The Willowgate Scandal, the most celebrated case of investigative journalism in the early days of Zimbabwe’s independence, was exposed in 1988 in The Chronicle, a Bulawayo-based, state-owned daily newspaper.
This investigation became the first serious challenge posed by any newspaper to the fearsome régime of Robert Gabriel Mugabe, eight years after his ascendancy to power. Willowgate exploded during the first year of his first term as President of Zimbabwe. Up to 1987 he was Prime Minister.
The catalyst for the investigation into the corruption of several of Mugabe’s ministers was the signing in December 1987 of the Unity Agreement between his ruling ZANU-PF party and PF-ZAPU, led by his long-standing political adversary, Dr Joshua Nkomo. This landmark agreement signalled the end of the notorious five-year Gukurahundi campaign waged by the Zimbabwe National Army’s 5 Brigade in the Matabeleland and Midlands provinces, in which thousands of innocent citizens of Ndebele ethnic origin were massacred or brutally assaulted. To cover up the murderous campaign, Mugabe’s government had enforced tight controls over the media, especially in Bulawayo.
The year 1988 ushered in a new era of relaxation of those controls. The Chronicle started to flex its muscles as reports of corruption within the ranks of government escalated. Alarmed, Mugabe warned the public not to make spurious allegations of corruption against his officials. Any allegations must be accompanied by evidence, he said.
The stage was set for the dramatic sequence of events that culminated in the investigation mounted by the newspaper into the corrupt acquisition of brand new motor vehicles from the Willowvale Mazda Motor Industries (WMMI), a motor vehicle-assembly plant in Harare, the capital city, more than 400 kilometres away.
Cabinet ministers bought almost the entire output as the vehicles came off the assembly line and disposed of them at breath-taking profit margins.
Due to the unavailability of foreign currency, Zimbabwe was faced with a serious shortage of new cars at the time. Buyers paying a deposit at the official car dealers waited for up to two years before taking delivery. Mugabe’s cabinet devised a scheme whereby ministers were allocated one vehicle each directly from the Willowvale plant, which was partly owned by government. Some ministers exploited this loophole to purchase several cars each.
One minister acquired a total of 36 vehicles. One car was purchased for Z$29,000 in the morning and re-sold for a cool Z$105,000 that day. Business boomed as some of Mugabe’s ministers became full-time car dealers.
The story began when Obert Mpofu, managing director of the Zimbabwe Grain Bag Company and a Member of Parliament, received a mysterious windfall by mail (Chronicle, 21 October 1988).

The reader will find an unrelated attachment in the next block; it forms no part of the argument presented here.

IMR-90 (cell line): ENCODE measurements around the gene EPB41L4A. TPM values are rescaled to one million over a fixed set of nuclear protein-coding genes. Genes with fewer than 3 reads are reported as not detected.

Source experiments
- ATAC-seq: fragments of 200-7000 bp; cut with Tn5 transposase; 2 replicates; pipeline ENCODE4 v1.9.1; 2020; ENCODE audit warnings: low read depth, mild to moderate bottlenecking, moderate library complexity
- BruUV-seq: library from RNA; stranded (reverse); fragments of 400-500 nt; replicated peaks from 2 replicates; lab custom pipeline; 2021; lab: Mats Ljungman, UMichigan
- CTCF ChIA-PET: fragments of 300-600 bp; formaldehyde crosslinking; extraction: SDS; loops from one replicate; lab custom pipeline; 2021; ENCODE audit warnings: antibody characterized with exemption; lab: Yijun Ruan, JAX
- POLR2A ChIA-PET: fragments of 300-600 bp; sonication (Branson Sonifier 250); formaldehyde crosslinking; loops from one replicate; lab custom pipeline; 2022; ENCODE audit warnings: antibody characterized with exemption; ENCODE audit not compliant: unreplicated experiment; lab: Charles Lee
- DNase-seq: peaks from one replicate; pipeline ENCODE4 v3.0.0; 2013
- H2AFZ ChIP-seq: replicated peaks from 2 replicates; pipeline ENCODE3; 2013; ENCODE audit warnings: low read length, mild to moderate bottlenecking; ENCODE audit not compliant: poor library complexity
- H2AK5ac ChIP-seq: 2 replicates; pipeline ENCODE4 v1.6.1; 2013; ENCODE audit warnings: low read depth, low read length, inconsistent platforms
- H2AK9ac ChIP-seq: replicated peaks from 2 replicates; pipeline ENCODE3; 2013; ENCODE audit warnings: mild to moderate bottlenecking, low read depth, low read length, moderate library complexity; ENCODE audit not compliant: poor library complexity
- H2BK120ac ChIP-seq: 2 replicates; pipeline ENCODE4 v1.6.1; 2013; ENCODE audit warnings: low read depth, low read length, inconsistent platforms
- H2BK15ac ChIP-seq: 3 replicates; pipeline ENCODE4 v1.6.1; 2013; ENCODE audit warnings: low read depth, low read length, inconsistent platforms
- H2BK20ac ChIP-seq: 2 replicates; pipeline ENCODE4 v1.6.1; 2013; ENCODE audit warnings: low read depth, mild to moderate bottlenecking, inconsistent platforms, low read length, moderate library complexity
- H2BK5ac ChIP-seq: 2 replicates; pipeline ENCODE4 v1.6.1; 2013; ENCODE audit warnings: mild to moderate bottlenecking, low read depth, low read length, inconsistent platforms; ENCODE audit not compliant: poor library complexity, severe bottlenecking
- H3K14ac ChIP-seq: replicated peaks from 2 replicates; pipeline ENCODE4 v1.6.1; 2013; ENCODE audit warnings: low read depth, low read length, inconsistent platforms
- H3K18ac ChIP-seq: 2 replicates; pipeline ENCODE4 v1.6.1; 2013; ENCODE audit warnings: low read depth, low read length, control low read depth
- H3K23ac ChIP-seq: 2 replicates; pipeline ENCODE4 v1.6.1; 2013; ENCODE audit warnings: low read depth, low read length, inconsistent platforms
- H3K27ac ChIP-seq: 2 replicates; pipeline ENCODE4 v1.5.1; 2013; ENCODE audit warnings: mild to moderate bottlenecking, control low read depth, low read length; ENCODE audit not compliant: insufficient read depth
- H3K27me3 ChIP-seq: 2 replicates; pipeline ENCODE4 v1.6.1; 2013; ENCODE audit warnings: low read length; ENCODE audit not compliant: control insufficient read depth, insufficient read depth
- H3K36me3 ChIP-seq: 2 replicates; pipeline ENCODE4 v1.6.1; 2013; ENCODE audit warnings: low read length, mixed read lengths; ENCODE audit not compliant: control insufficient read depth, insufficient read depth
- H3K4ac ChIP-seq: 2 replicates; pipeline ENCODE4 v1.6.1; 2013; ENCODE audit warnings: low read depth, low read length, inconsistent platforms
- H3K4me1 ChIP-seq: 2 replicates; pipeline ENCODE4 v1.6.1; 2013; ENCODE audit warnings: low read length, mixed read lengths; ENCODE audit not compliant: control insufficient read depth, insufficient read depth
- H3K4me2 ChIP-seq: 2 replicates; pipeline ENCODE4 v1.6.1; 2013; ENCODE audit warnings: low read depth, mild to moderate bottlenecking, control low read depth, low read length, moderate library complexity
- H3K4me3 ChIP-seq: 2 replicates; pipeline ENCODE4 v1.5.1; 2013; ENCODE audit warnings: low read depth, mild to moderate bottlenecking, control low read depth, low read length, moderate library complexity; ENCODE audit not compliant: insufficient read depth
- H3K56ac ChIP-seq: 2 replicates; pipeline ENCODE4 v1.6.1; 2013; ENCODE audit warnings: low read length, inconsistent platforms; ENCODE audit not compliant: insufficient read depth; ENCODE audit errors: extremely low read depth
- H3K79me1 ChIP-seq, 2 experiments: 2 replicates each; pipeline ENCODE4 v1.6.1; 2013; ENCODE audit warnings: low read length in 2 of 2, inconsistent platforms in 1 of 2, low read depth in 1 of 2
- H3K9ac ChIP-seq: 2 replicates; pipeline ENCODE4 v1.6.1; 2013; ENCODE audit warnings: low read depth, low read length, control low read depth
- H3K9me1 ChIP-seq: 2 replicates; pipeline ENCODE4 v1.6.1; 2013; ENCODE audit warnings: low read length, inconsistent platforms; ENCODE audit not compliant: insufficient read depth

The cheque from WMMI was a refund for an overpayment on a vehicle. A cover letter explained that Mpofu had overpaid on a recently purchased truck. Mystified, Mpofu brought the cheque to me, as Chronicle editor. We immediately launched an investigation. The refund was in fact intended, not for Obert Mpofu, but for one Alford Mpofu, who had indeed overpaid on a vehicle. This simple clerical error triggered off a series of events that ultimately rocked the Mugabe government to its core.
Incensed assembly plant workers gave me the list of names of all officials who had fraudulently purchased vehicles, along with the engine and chassis numbers (Chronicle, 14 December 1988). We then traced the vehicles to the individuals or companies to whom they had been re-sold and found out the grossly inflated prices. We subjected the fraudulent ministers to rigorous interrogation.
The exposé was explosive when the story hit the streets. Readers queued to buy a copy of the hardly legible newspaper, as it came off a 57-year-old printing press.
One of the culprits, Enos Nkala, the temperamental Minister of Defence, who was then acting Minister of Home Affairs, took umbrage when we sought to interrogate him. He breathed fire on television, threatening to arrest my deputy, Davison Maruziva, and me (Chronicle, 14 December 1988). Senior police, army and intelligence officers visited my home.
Government could not ignore a scandal of such magnitude. Mugabe set up Zimbabwe’s first official commission of inquiry, headed by Judge President Wilson Sandura (Chronicle, 29 December 1988). When Mugabe’s much-feared ministers were paraded before Sandura, the courtroom was packed with incredulous citizens unused to the unprecedented spectacle of usually haughty politicians being humbled as they lied under oath. The commission established that the allegations published by The Chronicle were authentic. Five cabinet ministers and a provincial governor were forced to resign. In a tragic anti-climax, Maurice Nyagumbo, Mugabe’s closest confidant and one of the ministers incriminated in multiple car deals, committed suicide. The rest were exonerated by the President.